The Arch was smaller than Eric had imagined. He had poured over images of The Arch in advance of his trip but never had gotten a true sense of the scale of the thing. He had assumed it was at least 100 feet wide. Now, standing before it, he thought it at least half that. Nevertheless, he was thrilled to have the first hour and a half to himself. The solitude was sublime. He had never seen such a vivid night sky. Eric could, in that single tableau — The Arch, the maze of canyons below, the snowcapped La Sal mountains beyond, and a billion stars above — sense a powerful force that evaded understanding. These were the moments Thoreau and Muir had celebrated in their wilderness wanderings. Transcendence. He forgot about his camera, the device responsible for his being there, and just looked. This was it. This was everything.
The silence was broken, but only slightly so, with the arrival of Alicia and Samantha. Their arrival was more surprising to Eric than it was upsetting. He counted himself lucky to have had a few moments alone with The Arch, with transcendence. The women introduced themselves to Eric and him to them. They were kind and interested. They inquired about how long he had been there, what he had been shooting, and if he “got” anything. Eric had his tripod set up a dead center to The Arch, no more than a couple of dozen feet from its edge. The distance was a logical choice. It allowed for the entirety of The Arch plus a few feet on either side, of course, to fill the frame of his full frame DSLR at 16mm. The women joined him. Without a thought, they retrieved their tripods, expanded them to full height, and locked their cameras in place.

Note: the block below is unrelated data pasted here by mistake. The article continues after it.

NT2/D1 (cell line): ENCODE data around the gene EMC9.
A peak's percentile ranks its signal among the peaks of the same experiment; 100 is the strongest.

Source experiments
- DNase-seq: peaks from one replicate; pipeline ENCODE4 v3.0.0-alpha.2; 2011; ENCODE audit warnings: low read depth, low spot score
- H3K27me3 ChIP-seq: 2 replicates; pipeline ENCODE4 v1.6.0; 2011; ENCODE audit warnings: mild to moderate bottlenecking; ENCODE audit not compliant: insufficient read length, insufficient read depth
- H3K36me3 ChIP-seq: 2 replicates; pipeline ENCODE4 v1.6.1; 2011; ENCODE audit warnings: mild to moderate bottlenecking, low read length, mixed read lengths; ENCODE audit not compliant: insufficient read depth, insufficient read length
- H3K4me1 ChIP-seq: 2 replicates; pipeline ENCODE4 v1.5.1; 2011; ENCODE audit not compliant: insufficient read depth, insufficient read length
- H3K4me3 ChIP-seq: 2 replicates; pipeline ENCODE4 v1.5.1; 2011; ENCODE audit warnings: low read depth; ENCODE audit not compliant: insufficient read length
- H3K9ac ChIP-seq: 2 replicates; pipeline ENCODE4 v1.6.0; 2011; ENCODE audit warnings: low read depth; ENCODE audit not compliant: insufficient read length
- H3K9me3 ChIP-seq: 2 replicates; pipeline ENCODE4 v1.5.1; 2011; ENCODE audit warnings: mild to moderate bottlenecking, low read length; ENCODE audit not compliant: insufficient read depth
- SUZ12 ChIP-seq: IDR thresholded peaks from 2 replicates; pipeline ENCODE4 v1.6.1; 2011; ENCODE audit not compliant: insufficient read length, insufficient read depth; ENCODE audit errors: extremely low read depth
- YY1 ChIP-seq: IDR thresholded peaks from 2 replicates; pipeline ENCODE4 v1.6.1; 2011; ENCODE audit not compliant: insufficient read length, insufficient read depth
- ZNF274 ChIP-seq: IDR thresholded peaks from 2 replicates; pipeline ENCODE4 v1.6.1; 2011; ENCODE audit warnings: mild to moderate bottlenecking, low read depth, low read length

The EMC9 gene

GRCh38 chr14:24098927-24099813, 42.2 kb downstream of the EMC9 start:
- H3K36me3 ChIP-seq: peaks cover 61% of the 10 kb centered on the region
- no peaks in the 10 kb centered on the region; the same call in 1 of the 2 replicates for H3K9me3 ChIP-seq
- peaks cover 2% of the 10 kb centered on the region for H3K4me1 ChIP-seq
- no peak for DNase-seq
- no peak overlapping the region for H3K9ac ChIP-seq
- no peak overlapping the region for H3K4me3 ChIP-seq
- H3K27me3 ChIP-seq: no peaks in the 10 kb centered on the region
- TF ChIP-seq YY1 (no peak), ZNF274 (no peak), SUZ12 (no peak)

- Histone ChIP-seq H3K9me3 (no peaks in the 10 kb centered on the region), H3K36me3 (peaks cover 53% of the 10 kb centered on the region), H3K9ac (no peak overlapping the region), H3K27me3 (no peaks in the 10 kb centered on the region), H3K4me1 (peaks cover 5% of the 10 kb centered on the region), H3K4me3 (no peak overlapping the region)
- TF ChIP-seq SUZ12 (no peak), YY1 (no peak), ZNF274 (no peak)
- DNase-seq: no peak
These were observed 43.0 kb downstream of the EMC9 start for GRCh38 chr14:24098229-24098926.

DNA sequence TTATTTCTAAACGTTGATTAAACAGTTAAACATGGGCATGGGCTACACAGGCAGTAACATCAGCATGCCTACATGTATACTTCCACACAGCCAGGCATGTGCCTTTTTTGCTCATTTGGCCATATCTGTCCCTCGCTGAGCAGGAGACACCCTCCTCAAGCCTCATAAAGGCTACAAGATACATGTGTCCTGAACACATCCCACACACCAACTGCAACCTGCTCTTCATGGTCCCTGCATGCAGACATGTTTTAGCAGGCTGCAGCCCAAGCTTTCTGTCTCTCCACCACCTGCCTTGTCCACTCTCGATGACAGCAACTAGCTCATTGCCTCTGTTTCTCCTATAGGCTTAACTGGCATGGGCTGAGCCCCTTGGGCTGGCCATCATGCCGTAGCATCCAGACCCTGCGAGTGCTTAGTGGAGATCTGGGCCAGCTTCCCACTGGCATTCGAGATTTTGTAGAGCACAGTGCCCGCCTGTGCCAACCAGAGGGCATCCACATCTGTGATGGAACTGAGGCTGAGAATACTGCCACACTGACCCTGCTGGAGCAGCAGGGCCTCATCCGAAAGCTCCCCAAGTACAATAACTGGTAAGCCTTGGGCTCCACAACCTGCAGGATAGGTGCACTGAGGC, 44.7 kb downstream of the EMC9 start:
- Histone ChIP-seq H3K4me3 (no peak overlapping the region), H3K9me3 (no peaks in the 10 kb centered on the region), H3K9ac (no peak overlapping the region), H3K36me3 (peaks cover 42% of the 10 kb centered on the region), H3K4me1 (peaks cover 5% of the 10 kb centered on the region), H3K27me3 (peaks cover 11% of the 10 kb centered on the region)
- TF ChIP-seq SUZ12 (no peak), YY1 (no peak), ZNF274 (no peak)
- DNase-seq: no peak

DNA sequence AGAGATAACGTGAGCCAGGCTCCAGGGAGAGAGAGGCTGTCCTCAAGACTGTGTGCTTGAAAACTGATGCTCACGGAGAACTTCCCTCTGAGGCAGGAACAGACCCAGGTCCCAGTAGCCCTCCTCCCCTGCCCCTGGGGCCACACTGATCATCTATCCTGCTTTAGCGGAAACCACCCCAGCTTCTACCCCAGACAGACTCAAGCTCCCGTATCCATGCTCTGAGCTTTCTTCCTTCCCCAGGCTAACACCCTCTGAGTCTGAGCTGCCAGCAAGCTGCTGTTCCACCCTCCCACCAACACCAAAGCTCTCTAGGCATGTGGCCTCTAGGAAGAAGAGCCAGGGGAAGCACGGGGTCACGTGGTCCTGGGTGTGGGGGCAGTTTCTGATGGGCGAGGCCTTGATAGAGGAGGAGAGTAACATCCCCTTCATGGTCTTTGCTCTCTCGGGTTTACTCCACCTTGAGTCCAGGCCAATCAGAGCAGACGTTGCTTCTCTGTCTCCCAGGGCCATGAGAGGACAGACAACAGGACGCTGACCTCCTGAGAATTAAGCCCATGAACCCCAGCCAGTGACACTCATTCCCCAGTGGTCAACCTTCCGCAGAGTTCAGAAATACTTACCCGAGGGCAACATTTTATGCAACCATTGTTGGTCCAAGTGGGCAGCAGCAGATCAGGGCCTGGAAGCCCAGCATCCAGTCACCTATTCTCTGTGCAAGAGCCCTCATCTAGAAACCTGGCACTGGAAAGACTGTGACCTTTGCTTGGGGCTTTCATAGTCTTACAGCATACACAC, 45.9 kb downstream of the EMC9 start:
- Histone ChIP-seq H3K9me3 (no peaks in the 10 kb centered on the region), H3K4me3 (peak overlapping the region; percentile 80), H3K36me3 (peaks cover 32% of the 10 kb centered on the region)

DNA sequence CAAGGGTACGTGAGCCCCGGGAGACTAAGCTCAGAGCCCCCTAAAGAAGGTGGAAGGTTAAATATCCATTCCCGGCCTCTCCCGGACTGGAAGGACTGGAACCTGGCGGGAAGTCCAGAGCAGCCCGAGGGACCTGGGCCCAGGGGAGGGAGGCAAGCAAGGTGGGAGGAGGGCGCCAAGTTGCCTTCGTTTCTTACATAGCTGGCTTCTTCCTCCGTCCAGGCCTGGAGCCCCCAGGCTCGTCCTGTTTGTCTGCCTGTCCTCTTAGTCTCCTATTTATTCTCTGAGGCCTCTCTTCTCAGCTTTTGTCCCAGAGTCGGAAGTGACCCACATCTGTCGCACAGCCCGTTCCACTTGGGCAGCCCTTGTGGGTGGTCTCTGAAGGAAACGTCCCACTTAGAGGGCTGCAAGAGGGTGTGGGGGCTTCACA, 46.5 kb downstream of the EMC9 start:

The Arch crew, now three strong, turned their heads in the direction of the trail behind them. A cacophony of voices sounded from just beyond the nearest pinyon trees. The workshop. A moment later, the group was upon them. They exchanged pleasantries: “You shooting with a DSLR?” and “What do you think of that Peak Designs tripod?” It was unclear to Eric, Alicia, and Samantha who the leader or leaders were. Ramone and Charles, for their part, ran the kind of workshop that was predicated on osmosis. Clients were paying for the privilege to be in the presence of the great Ramone Bachari and Charles Van Houten. After a few days with the masters, the clients hoped, they would, somehow, magically, be great too. Ramone and Charles set up, along with their eight clients, on either side of Eric, Alicia, and Samantha.
There they were: 26 eyes, 13 cameras, one shot.
Moments later, the steady stream of loyal pilgrims began arriving at The Arch. To the untrained eye, that is, a non-photographer, the unfolding ritual would seem fairly bizarre. In an early morning stupor, these folks were arriving in virtual silence, untethering a three-legged stand from their packs, expanding it to head height, and placing a camera on top. They were then lined up, shoulder-to-shoulder, with their three-legged stands, and pointing cameras at a hole in the rock millions of years in the making. Bizarre indeed.
By 5 AM, all 23 arch pilgrims were in position. Eric had top billing for the shot. Everybody else, 11 to his left and 11 to his right, felt increasing degrees of dissatisfaction the further they were from the earliest bird. “At least,” veterans of The Arch thought, “we are in the first row.”
For 45 minutes, no one else arrived. The pilgrims sipped their caffeinated beverages and waited.